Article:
Prices for Tesla’s Model 3 and Model Y vehicles have been on the rise just recently. In May the electric-car company bumped up prices for the fifth time in several months, but the company has remained silent about what’s behind the increases. Until now, that is.
Tesla CEO Elon Musk said in a tweet on Monday, May 31, that the hikes are due to “major supply chain pressure industry-wide,” adding, “Raw materials especially.”
In a call with investors in April, Musk said a chip shortage had been causing problems for the company — as it has for automakers globally — though he claimed at the time that Tesla was “mostly out of that particular problem.”
The recent price rises have seen, for example, the Tesla Model 3 Standard Range Plus increase from $39,490 to $39,990 and the Model 3 Long Range AWD increase from $48,490 to $48,990. But keep in mind that these rises show only the most recent hike, meaning that, for example, the spate of recent increases has seen the Model 3 Standard Range Plus, Tesla’s best-priced car, rise by $3,000 in the space of just three months. Tesla’s Model Y Long Range AWD has also seen a recent $500 increase, taking it to $51,990.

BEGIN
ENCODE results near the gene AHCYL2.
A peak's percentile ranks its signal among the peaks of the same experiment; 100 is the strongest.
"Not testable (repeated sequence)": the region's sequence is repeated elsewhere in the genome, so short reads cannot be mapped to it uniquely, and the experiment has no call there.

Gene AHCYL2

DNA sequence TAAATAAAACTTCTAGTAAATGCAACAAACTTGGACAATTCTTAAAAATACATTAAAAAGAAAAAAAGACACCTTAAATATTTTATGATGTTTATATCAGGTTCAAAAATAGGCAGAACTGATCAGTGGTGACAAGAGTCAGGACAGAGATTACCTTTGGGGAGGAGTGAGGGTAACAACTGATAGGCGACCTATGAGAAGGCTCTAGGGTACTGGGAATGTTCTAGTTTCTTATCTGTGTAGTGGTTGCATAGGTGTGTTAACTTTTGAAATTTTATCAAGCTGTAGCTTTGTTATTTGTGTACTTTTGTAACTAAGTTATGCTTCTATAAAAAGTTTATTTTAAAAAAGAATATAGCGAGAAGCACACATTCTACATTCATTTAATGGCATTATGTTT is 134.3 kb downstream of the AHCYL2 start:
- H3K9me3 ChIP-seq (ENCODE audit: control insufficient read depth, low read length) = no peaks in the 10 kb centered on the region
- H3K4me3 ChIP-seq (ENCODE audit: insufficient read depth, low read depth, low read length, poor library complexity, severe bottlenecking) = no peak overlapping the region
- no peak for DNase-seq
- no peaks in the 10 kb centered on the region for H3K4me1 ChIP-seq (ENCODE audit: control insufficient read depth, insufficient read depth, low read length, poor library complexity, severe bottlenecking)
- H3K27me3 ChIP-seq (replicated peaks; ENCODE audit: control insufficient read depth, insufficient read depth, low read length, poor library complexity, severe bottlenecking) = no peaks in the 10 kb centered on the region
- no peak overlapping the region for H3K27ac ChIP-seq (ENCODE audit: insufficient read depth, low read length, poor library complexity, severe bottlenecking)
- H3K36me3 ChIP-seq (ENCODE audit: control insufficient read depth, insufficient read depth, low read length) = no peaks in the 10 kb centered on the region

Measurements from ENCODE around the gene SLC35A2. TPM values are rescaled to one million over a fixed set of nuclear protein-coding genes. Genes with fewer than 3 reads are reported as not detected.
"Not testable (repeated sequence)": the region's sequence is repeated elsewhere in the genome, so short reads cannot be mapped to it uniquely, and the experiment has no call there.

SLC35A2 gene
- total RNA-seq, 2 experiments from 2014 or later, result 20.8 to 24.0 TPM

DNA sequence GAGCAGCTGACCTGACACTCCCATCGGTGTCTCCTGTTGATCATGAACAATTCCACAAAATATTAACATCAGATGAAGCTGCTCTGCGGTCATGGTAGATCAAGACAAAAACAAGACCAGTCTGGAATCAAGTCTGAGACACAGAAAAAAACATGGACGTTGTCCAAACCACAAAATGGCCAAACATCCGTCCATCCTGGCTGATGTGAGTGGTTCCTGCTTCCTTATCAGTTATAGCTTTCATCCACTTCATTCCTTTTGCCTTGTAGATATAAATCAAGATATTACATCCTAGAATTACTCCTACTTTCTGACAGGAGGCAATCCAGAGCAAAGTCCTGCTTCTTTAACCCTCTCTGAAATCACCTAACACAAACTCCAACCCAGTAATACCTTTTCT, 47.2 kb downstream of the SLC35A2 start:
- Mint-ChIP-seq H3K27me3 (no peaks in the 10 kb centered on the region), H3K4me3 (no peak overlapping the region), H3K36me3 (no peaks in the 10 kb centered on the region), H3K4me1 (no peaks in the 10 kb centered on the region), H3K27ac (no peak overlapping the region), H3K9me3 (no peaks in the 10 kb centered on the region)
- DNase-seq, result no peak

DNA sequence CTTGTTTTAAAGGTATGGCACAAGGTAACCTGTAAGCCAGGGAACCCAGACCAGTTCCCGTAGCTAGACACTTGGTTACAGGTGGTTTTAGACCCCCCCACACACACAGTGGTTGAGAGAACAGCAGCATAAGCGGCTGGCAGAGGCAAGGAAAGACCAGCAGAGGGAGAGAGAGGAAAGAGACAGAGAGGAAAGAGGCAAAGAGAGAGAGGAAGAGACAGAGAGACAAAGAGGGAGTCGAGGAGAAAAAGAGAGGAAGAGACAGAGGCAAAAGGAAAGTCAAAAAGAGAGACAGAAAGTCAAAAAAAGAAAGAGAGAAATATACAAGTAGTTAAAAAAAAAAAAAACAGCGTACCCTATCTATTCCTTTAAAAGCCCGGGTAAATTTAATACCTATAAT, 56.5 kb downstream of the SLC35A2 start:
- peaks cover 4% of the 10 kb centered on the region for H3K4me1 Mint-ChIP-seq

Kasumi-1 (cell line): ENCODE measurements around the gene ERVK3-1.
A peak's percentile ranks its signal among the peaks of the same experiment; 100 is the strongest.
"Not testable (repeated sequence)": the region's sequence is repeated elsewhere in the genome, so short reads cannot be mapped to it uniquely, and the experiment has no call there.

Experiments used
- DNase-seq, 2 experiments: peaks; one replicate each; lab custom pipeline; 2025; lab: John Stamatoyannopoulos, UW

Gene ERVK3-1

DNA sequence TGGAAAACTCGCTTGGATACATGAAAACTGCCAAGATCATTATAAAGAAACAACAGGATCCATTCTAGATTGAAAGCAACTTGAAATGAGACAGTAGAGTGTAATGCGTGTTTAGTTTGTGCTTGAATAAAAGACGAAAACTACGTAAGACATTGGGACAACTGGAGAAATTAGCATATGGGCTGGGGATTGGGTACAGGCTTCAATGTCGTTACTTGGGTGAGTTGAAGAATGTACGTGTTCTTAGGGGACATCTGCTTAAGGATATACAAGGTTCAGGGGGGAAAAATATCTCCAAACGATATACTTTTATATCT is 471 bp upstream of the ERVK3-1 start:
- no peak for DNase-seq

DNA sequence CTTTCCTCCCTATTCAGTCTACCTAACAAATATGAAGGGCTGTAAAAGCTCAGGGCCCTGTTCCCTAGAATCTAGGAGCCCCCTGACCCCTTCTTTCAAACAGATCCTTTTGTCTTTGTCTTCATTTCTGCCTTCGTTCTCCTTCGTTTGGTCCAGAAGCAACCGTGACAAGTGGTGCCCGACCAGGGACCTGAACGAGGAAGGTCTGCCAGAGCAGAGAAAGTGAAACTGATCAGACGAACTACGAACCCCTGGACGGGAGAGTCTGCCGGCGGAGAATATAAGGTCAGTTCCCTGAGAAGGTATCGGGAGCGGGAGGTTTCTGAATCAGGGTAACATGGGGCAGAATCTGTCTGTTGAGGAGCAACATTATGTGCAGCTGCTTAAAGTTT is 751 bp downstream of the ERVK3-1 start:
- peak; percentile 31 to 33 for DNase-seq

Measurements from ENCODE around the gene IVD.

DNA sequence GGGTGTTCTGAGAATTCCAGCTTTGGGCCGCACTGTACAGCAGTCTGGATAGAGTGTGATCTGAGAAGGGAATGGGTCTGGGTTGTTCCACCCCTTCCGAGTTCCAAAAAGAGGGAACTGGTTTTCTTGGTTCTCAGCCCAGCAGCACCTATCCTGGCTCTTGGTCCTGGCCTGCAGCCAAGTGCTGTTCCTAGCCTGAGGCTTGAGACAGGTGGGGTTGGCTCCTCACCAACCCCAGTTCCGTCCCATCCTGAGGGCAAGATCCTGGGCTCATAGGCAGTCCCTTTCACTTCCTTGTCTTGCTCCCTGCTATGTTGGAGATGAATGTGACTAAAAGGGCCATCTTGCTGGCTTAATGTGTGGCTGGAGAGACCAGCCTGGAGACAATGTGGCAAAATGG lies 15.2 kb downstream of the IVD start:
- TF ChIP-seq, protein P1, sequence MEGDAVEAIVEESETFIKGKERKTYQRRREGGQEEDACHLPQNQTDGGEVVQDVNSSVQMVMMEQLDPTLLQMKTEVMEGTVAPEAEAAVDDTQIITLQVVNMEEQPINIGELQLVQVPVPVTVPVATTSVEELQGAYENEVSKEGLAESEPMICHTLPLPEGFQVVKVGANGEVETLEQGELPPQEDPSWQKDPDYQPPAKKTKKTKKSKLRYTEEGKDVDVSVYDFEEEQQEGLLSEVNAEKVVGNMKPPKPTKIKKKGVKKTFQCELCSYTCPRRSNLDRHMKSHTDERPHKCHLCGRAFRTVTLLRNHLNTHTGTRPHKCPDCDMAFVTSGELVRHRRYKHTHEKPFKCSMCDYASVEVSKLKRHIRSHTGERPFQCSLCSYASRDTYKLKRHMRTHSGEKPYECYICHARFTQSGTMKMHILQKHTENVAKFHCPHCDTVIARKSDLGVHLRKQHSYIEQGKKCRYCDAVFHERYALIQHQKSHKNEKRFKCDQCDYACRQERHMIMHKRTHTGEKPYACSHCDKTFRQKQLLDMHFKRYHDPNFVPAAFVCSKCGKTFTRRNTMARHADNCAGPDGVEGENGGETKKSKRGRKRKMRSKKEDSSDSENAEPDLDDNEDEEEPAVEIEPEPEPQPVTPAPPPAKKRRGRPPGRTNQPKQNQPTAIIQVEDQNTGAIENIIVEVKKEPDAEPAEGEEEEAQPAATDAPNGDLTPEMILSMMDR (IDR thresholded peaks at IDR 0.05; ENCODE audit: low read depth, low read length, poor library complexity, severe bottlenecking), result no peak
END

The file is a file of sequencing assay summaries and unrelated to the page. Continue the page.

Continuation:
Musk’s tweet came in response to a post from an apparently disgruntled observer who said, “I really don’t like the direction Tesla is going raising prices of vehicles but removing features like lumbar for the Model Y.”
Adjustable lumbar support in seats can help increase comfort, especially on longer journeys. but in recent days it emerged that Tesla has removed the feature from the passenger seat on Model 3 and Model Y.
Discussing the issue, Musk confirmed in the same tweet that the feature, which gently inflates or deflates the seat, was removed from the front passenger seat of the Model 3 and Model Y because it was rarely used. “Logs showed almost no usage. Not worth cost/mass for everyone when almost never used,” Musk said.
The price hikes will of course come as an annoyance to those looking to get a new Tesla vehicle, especially for anyone who’s been carefully budgeting for the pricey purchase. And who’s to say there won’t be more in the coming months? Whether the company plans to drop prices once supply chain issues are fully ironed out remains to be seen.